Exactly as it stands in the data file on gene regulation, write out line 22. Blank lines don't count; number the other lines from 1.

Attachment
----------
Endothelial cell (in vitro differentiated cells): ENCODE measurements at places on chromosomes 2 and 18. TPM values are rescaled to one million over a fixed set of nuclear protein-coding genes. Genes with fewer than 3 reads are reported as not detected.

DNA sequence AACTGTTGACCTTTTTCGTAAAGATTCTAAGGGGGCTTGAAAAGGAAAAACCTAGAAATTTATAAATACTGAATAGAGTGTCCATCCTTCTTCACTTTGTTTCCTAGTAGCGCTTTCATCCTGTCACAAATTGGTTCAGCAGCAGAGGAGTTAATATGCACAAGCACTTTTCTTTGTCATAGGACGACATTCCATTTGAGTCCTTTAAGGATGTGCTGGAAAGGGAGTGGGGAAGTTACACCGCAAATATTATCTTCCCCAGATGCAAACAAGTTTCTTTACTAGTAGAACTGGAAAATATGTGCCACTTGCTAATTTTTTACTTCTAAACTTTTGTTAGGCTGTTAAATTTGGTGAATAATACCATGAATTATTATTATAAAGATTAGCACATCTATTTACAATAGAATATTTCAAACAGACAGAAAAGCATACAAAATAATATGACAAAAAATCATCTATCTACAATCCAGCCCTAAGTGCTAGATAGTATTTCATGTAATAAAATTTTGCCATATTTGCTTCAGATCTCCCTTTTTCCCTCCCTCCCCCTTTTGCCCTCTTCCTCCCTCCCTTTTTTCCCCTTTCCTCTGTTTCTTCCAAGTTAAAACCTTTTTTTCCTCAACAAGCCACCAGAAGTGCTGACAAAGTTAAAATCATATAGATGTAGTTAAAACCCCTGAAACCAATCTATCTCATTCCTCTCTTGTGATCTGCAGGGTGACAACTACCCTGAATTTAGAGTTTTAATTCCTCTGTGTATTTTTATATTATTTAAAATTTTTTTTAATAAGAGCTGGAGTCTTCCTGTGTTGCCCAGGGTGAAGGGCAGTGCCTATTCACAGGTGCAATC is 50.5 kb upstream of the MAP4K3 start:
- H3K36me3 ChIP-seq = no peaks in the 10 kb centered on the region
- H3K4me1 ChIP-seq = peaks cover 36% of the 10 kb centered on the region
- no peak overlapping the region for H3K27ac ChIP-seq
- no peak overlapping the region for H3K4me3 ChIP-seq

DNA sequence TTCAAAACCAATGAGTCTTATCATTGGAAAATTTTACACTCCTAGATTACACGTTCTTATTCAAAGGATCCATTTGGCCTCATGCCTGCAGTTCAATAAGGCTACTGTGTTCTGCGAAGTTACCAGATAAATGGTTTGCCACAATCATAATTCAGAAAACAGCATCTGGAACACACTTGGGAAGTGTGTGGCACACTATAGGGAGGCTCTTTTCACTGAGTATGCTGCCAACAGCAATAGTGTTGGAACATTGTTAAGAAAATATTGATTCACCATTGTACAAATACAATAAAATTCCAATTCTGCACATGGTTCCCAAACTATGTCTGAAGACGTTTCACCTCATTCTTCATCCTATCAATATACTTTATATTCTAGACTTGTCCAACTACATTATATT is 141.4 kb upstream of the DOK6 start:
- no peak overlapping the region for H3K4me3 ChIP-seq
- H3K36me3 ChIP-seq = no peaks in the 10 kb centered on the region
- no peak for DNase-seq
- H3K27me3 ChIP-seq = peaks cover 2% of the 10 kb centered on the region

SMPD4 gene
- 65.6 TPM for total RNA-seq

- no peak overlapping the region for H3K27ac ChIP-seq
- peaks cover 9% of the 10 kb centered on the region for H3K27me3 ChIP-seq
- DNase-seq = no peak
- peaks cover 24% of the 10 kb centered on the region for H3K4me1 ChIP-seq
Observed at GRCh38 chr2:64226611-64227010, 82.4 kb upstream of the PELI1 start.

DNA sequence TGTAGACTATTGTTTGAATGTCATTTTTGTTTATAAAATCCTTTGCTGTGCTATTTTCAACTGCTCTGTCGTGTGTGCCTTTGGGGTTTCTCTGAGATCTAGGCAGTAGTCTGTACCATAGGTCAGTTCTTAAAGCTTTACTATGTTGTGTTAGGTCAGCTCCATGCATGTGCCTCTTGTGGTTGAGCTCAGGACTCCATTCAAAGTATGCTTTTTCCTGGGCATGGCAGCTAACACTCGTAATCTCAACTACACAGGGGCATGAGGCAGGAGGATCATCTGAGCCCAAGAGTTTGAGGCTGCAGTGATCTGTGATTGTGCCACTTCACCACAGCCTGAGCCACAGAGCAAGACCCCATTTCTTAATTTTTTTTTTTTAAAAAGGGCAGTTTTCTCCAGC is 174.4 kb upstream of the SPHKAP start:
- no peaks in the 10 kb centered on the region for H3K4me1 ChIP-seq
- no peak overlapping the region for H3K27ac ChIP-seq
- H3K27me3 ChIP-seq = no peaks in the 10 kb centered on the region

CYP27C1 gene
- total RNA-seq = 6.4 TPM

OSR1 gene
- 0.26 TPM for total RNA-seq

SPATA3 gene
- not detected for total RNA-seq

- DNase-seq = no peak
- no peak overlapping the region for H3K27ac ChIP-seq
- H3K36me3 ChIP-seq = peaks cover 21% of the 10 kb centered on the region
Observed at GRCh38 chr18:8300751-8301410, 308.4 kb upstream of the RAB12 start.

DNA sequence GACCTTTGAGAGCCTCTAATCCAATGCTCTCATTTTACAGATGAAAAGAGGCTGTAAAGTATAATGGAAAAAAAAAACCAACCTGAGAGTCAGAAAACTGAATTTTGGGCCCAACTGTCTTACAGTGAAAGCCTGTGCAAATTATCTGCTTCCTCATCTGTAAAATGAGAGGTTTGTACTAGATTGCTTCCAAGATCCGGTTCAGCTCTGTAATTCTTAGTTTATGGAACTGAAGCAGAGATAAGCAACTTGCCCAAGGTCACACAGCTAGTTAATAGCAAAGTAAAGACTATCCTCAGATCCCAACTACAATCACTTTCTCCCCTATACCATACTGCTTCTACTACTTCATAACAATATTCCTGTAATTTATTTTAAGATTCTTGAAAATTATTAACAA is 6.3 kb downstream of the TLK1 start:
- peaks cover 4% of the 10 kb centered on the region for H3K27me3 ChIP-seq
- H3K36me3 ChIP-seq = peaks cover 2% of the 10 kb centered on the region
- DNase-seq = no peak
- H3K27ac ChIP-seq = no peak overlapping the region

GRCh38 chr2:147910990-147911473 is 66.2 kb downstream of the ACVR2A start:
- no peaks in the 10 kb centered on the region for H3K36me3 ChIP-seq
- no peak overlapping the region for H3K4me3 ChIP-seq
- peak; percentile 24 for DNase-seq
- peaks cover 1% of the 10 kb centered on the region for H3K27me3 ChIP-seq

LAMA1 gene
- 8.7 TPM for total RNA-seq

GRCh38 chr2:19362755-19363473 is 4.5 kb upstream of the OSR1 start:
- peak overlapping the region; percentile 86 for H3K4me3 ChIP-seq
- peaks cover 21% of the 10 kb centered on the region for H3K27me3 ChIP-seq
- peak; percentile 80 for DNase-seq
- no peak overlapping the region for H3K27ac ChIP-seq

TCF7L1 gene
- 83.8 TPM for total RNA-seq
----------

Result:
- H3K27me3 ChIP-seq = no peaks in the 10 kb centered on the region